Film review: My Scientology Movie (2015)

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I am both fascinated and disturbed by cults. Fascinated because of my interest in the psychology of the kind of people who are drawn to cults and then get indoctrinated, and disturbed because of the often tragic consequences that ensue to them and their loved ones. One of the most pernicious cults is the highly secretive Church of Scientology, notorious for the reports of how they exploit and abuse cult members and viciously attack anyone who manages to escape from their clutches, not to mention anyone that seeks to shine a light on them. As a result, even some of the people who have escaped are too frightened to talk publicly about what they went through.

This article in Vice gives the account of someone who managed to escape the church and describes the methods they use to suck people into it and what life was like once you had been recruited. The person is disguised and has their voice altered because of fear of being recognized by the church and hounded.

More comprehensive treatments can be found in the 2013 book Going Clear: Scientology, Hollywood, and the Prison of Belief by Lawrence Wright and the 2015 Alex Gibney documentary Going Clear: Scientology and the Prison of Belief based on that book. I wrote about this cult before and reviewed both the book and the film.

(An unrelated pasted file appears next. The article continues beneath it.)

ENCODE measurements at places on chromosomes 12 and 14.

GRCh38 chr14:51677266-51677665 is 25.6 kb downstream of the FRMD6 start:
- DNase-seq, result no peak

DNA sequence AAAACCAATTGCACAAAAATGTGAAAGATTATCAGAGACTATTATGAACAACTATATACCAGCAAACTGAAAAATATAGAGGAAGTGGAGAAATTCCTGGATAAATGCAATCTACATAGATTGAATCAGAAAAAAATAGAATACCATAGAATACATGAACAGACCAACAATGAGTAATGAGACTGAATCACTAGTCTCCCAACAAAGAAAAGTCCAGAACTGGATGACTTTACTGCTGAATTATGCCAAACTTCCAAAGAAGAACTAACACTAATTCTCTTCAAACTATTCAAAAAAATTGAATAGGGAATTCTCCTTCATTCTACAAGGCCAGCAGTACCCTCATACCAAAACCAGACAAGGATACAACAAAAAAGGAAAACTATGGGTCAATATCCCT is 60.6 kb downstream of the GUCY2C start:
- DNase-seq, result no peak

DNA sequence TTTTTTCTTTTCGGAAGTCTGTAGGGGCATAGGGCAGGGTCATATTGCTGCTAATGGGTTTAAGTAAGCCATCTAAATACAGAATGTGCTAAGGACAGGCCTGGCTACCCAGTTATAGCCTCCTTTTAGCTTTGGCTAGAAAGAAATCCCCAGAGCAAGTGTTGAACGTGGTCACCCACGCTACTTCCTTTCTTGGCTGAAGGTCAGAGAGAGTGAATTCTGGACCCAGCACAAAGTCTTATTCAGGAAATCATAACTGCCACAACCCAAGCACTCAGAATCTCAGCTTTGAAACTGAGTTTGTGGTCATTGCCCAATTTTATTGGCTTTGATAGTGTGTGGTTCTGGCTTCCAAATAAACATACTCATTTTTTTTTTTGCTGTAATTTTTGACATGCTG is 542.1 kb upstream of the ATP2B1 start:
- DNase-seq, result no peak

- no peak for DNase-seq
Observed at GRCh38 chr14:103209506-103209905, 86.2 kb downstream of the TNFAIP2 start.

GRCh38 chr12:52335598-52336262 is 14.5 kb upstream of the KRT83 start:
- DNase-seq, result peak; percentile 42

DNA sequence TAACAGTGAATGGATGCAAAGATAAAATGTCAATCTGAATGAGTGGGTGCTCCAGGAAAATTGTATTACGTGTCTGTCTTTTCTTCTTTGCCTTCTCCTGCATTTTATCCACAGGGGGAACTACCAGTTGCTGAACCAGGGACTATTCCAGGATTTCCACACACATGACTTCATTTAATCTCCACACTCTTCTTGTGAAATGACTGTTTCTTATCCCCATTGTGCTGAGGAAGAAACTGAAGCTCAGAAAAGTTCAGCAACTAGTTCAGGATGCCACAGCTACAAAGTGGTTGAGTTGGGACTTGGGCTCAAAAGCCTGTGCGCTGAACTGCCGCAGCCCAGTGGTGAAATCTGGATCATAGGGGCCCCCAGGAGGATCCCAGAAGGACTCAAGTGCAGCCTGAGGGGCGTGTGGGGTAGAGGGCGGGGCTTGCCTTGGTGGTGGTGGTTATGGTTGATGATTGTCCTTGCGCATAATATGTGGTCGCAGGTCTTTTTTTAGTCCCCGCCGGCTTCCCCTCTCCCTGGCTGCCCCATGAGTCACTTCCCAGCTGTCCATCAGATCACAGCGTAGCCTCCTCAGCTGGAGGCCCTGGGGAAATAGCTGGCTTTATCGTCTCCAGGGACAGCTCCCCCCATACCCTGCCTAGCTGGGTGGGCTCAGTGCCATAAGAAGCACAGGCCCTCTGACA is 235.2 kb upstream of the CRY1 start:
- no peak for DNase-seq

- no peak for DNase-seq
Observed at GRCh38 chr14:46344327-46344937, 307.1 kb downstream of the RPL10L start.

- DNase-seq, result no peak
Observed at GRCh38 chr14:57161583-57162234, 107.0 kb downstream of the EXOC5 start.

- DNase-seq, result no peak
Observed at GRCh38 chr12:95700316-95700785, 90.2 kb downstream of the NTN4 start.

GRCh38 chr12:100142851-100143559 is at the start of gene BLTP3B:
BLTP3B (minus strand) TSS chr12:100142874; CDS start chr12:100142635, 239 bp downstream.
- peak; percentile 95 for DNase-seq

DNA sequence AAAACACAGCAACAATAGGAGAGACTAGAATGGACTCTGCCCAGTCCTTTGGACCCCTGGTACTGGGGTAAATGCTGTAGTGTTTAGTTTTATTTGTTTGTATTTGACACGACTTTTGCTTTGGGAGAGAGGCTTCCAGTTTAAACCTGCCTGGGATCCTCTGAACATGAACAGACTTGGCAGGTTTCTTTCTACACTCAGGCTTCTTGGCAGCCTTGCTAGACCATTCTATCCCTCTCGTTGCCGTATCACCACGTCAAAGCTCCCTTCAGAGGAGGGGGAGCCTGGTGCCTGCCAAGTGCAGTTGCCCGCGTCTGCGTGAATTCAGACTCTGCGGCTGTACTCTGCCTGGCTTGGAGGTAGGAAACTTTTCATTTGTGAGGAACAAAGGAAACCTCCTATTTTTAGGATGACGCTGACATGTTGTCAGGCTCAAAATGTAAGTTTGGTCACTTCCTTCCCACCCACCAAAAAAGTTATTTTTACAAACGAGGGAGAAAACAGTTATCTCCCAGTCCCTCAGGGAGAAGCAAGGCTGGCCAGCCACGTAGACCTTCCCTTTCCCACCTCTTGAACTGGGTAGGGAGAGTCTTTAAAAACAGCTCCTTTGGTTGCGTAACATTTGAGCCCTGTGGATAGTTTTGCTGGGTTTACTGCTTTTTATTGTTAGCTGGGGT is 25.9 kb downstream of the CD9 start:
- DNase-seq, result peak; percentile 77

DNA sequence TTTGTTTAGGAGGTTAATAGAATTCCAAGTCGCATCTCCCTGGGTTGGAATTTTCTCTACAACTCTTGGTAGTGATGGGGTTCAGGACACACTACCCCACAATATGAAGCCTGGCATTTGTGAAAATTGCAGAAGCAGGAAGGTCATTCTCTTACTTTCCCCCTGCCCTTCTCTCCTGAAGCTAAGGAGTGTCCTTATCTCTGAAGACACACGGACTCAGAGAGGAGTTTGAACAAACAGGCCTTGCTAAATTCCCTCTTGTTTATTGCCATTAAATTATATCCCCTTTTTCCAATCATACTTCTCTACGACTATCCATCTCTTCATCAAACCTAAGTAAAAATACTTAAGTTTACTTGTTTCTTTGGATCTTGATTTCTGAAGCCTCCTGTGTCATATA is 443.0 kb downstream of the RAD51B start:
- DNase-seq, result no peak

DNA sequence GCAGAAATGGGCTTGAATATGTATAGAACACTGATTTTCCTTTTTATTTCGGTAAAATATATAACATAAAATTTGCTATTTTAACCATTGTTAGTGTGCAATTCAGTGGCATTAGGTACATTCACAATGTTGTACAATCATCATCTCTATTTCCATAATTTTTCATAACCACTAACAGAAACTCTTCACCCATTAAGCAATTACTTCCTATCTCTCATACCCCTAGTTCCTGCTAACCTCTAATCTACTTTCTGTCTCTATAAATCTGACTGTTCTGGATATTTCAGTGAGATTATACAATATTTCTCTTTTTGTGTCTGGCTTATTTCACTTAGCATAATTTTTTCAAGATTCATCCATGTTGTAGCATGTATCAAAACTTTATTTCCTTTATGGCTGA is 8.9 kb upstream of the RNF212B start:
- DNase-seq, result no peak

In an interview at the Sundance Film Festival where the film was screened, Gibney and Wright discuss how they were fascinated by the question of how it could be that people who were smart and idealistic and caring, by no means simpletons, could get sucked into an organization that was so exploitative and abusive. These people, once they left, were themselves shocked at how they did not see what was so obvious to them now.

A few days ago, I came across another interesting documentary My Scientology Movie (2015) by BBC documentarian Louis Theroux. In his earlier two documentaries on the Westboro Baptist Church titled America’s Most Hated Family (2007) and America’s Most Hated Family IN CRISIS (2011), he chronicled the decline of the Phelps family and their single-minded hostility to homosexuality. Those two showed Theroux’s gonzo journalistic style where, unlike Gibney who is a usually unseen and unheard presence behind the camera, Theroux is right in there, engaging with his subjects.

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